A variety of people. First, it’s a visual spectacle. We’ve shot in some unexplored parts of India and I have realised that we underestimate the beauty in our country. The cinematographer has done a tremendous job of capturing the raw beauty in these places.

Second, it’s my favourite album by (music directors) Shankar Ehsaan Loy. In a time where meaningless lyrics rule the charts, they have really gone back to our roots and created a masterpiece.

Tell us more about the music?

Where do I begin? It is a musical, so there are a lot of songs and verses through the film. We are already the number one album on iTunes, and for me that says it all. There is a folksy flavour to the music, with a very strong classical backing. There’s one EDM track as well and Siddharth Mahadevan’s Teen Gavah is the easy breezy romantic song. It’s been so wonderful to hear Dalerji’s (Mehndi) voice after so long. And as clichéd as it sounds, they are all my favourites. It depends on my mood for the day when I’ll listen to that one song on loop all day.

Which is your favourite moment in the movie?

All the horse-riding sequences. I had never been on a horse before, so it was a huge learning curve. One time when we were training, I had such a bad fall that my entire left side was bruised and bleeding. The trainer didn’t let anyone help me, and told me to get right back onto the horse. Apparently if you don’t do that, it instills a fear in you of the animal. So I got back up, battered and bruised. It was literally a painful lesson to get up after every fall.

Are you excited about the fact that the movie is premiering at the BFI London Film Festival?

I’ll be seeing the finished film there for the first time myself and I can’t wait to see how it has turned out. I can’t wait to see peoples’ reactions. It’s also going to be my first time on a red carpet, so I’m really looking forward to that.

Mirzya is a love story, but how romantic are you in real life?

Very romantic. I believe love is the most important emotion a human can experience. I want the whole Disney fairytale. Doesn’t every girl? I love rom-coms and have a huge collection of those films.

What kind of roles do you want to play in the future?

I want to do films that challenge me as an actor and push my boundaries. I have grown up playing competitive cricket and badminton, so I would love to do a sports film.

Who are the leading ladies you most admire?

I love Jennifer Lawrence’s work. She spectacular and her body of work is enviable. I also really like Alia’s (Bhatt) work. I was blown away by her performance in Udta Punjab and Highway. She manages to touch a nerve and move you, and that’s what an actor should be able to do. I also love Waheedaji’s (Rehman) work. The poise and grace that she has is eternal. Also, what Priyanka Chopra, Nimrat Kaur and Freida Pinto are doing outside India is very commendable. They are paving a path for us, and not too many people have done that before.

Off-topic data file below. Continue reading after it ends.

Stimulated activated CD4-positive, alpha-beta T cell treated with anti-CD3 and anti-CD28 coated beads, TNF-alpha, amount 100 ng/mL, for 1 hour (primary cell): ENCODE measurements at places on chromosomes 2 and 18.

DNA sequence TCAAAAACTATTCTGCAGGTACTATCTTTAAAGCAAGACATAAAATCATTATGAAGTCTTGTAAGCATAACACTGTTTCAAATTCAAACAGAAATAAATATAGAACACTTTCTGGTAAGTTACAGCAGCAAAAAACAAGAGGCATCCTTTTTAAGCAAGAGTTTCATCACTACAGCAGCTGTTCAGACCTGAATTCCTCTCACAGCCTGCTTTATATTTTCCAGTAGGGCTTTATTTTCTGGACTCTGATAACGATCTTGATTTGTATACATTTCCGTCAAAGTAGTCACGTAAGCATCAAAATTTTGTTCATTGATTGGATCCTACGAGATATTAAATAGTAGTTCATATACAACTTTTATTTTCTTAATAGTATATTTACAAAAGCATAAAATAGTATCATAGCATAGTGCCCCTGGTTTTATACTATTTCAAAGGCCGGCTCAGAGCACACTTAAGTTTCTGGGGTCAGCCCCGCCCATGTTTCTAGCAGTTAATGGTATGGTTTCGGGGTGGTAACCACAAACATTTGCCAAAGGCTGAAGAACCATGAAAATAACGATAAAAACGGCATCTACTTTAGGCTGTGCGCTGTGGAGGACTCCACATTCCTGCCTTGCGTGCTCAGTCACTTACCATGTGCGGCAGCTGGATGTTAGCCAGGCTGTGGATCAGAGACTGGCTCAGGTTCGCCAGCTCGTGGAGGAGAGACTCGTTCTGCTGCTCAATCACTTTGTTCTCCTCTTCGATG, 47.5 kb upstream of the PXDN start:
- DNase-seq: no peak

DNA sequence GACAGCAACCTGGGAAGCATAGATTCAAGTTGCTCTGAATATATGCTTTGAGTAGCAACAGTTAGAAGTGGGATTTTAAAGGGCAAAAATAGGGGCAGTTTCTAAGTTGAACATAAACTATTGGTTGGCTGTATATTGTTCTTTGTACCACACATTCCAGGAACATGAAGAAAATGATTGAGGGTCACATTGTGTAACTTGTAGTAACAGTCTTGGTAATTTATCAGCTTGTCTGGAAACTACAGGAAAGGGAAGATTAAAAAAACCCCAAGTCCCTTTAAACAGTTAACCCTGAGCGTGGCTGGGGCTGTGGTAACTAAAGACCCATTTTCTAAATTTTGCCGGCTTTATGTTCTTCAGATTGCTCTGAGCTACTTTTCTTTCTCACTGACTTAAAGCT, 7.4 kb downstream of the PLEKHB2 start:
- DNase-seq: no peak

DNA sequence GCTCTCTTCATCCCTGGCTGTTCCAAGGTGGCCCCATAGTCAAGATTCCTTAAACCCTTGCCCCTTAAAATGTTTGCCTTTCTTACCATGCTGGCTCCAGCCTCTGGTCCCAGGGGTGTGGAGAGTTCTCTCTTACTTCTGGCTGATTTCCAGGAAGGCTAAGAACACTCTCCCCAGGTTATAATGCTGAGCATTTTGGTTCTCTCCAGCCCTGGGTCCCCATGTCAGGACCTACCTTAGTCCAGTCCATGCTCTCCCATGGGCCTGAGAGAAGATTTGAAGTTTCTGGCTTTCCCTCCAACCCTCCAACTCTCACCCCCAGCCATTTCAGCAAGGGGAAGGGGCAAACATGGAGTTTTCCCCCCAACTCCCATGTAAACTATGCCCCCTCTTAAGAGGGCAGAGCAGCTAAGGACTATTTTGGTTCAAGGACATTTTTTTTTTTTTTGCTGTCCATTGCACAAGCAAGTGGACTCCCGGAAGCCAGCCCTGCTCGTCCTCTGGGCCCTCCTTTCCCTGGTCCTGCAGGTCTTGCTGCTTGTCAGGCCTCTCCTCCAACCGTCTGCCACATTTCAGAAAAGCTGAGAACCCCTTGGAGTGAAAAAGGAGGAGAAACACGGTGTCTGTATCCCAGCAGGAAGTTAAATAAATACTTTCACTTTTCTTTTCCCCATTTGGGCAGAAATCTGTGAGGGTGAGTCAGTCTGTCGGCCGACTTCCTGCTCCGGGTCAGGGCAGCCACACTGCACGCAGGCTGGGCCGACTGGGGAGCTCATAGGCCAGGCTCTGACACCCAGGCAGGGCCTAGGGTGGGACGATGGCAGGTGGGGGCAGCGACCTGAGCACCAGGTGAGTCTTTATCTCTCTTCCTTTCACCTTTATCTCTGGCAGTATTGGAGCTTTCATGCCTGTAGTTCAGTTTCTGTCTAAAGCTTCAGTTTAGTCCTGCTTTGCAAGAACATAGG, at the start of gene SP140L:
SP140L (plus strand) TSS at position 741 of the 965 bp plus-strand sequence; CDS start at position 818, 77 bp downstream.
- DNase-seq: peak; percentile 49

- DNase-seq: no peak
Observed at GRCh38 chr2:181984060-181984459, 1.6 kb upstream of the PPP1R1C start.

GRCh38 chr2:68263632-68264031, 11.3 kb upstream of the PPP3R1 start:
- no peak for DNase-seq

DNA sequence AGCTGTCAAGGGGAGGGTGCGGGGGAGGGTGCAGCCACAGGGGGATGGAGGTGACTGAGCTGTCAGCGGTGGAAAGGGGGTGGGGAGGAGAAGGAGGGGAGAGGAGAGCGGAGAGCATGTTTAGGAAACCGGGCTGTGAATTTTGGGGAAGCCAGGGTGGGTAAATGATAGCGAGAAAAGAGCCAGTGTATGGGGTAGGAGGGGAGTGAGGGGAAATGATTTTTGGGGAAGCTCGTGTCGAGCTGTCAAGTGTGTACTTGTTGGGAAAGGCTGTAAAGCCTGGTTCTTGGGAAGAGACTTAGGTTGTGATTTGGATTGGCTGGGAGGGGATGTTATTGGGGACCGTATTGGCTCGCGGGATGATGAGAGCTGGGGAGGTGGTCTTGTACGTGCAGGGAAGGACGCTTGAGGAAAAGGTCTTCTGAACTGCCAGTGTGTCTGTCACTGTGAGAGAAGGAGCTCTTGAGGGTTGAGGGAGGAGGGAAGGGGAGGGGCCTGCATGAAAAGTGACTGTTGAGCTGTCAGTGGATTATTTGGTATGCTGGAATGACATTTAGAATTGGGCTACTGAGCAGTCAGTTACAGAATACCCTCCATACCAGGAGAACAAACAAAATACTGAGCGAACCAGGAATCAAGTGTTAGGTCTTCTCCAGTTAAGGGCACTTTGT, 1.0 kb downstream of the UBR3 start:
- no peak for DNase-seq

Why do you love cinema?

It’s a place where anybody and everybody who wants to tell a story comes together. Writers can tell stories through books, actors through theatre, musicians through songs, lyricists through poetry and cinematographers through probably still photography. But when everyone comes together, it creates something completely different. It’s magical. It transports you to another world. And there’s no denying the fact that it has been the most defining medium of communication in this century.

Finally, why should we watch Mirzya?

The film is visually stunning. It’ll give you major wanderlust for your next Indian holiday. The music isn’t something we get to hear a lot of these days, it transports you to another time and it’s mesmerising. And it’s the retelling of an eternal love story by two of India’s biggest storytellers, Rakeysh Omprakash Mehra and Gulzar. For me, as a moviegoer, those two names are a reason enough to watch the film.

Mirzya premieres at the 60th BFI London Film Festival on Thursday (October 6) and is released in cinemas on Friday (October 7). The festival runs from Wednesday (October 5) to Sunday (October 16) at venues across central London. Log onto for details.